It's probably a rhetorical question, but let's put it up there anyway.
Why do so many theologians express themselves with opaque language?
You have to hand it to the conservative evangelicals, at least we know what they mean. Which is something of an Achilles' Heel I suspect. You know exactly what they're trying to say and, all too often, it's rubbish. But at least they know how to use plain English, and the reader can critique it - for better or for worse.
Not so the more philosophically minded theologians of the old school. They all too often finesse their language to the point of incoherence, so keen are they to draw out every meaningless nuance in their tortured argument. In the quest for profundity they crucify the language in the hope nobody will call their bluff.
Not everyone engaged in the more rarefied domains of the theological enterprise does this of course, but it's probably a sizable majority. To be clear, we're not talking about a concern for accuracy and integrity; those are non-negotiables in any field of enquiry. Nor are we talking about genuine biblical studies that set aside the waffle in the cause of actually understanding the ancient texts.
It's reminiscent of those stereotypical Anglican vicars who tend to that excruciating sing-song liturgical mode of speaking that exudes paternalism and privilege. It's not so much what they say (which turns out to be nothing much actually) as how they say it. Churchly theologians are somewhat different; it's more what they say (which turns out to be nothing much actually) in order to sound deeply knowledgeable.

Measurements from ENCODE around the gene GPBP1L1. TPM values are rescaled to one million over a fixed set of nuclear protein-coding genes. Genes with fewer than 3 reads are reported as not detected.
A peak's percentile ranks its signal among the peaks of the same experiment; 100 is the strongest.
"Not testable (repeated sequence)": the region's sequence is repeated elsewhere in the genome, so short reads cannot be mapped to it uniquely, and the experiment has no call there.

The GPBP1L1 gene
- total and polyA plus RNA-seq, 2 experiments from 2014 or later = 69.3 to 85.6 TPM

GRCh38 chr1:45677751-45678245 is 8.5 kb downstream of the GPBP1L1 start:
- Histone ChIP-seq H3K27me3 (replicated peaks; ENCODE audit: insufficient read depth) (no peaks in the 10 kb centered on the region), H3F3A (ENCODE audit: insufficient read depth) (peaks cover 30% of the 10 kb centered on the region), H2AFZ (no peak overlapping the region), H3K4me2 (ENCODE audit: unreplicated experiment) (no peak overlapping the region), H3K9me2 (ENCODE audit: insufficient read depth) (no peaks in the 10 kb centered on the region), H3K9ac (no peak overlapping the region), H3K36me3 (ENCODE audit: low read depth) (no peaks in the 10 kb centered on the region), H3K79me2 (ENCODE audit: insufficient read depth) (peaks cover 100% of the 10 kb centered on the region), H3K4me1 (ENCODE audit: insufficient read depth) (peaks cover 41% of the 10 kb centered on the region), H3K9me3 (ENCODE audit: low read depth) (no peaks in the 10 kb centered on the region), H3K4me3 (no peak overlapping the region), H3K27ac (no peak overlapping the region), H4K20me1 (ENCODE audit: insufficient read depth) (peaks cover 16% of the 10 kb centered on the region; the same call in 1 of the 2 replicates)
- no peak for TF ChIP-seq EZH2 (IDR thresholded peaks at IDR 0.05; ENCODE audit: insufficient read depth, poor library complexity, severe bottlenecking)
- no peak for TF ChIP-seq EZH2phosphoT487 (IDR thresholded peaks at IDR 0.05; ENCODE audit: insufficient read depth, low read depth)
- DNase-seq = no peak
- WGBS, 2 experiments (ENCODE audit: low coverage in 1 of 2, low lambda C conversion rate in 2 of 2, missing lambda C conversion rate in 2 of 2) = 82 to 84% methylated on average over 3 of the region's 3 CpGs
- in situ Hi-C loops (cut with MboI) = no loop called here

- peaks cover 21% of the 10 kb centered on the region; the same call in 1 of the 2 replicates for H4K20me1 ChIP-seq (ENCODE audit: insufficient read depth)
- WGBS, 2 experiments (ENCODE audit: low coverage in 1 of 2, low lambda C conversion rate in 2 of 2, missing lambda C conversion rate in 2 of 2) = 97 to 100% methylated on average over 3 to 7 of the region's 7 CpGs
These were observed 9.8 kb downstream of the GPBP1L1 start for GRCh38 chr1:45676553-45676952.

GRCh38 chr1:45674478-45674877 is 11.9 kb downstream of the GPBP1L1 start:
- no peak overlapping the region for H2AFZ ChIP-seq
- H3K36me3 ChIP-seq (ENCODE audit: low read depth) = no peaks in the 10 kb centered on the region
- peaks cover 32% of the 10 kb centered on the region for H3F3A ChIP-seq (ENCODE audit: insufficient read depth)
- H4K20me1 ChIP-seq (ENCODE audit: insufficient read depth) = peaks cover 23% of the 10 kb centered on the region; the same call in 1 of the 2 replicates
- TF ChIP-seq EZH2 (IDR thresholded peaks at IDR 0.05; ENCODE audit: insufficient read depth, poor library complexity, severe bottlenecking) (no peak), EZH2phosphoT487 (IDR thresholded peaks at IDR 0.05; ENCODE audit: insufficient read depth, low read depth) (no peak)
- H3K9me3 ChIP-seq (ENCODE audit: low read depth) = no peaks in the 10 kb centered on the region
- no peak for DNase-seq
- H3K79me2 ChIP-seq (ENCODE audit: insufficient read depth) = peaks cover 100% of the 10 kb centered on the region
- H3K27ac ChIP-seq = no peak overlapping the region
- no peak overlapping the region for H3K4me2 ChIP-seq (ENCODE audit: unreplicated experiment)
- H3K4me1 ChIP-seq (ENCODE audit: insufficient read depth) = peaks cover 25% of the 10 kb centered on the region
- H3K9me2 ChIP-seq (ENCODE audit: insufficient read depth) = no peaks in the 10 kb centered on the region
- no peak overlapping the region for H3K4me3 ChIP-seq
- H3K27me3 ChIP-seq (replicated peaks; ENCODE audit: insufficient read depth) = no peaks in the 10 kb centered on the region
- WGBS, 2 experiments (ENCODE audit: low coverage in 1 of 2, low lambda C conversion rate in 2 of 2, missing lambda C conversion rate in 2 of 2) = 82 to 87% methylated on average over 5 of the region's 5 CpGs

And lo, the contempt of the entitled theologian when confronted with that most abominable of things, a popular treatment of their area of expertise. A sudden intake of breath, snooters raised upward... three, two, one... sniff.
The lads (and only very occasionally a laddette) are not so much interested in engaging with the common herd as those in their circle of equally obscurantist peers. In the absence of anything solid to nail their deep and convoluted insights to, it all collapses over into philosophic confectionery - much as Shakespeare put it: it is a tale. Told by an idiot, full of sound and fury, Signifying nothing. (Macbeth, Act 5, Scene 5)
It's all too often a game of self-delusion, of castles built on clouds. A gathering of theologians to present papers to each other has all the relevance (but none of the panache) of a Star Trek convention - without the cool Vulcan ears and makeup.
Good theology is surely something else. Consider the parable.
Theology was once considered the queen of the sciences. So was astrology. The two are perhaps not unrelated. And perhaps the former is now going the way of the latter.
If so, these worthy individuals (with some honorable exceptions) have no-one to blame other than themselves.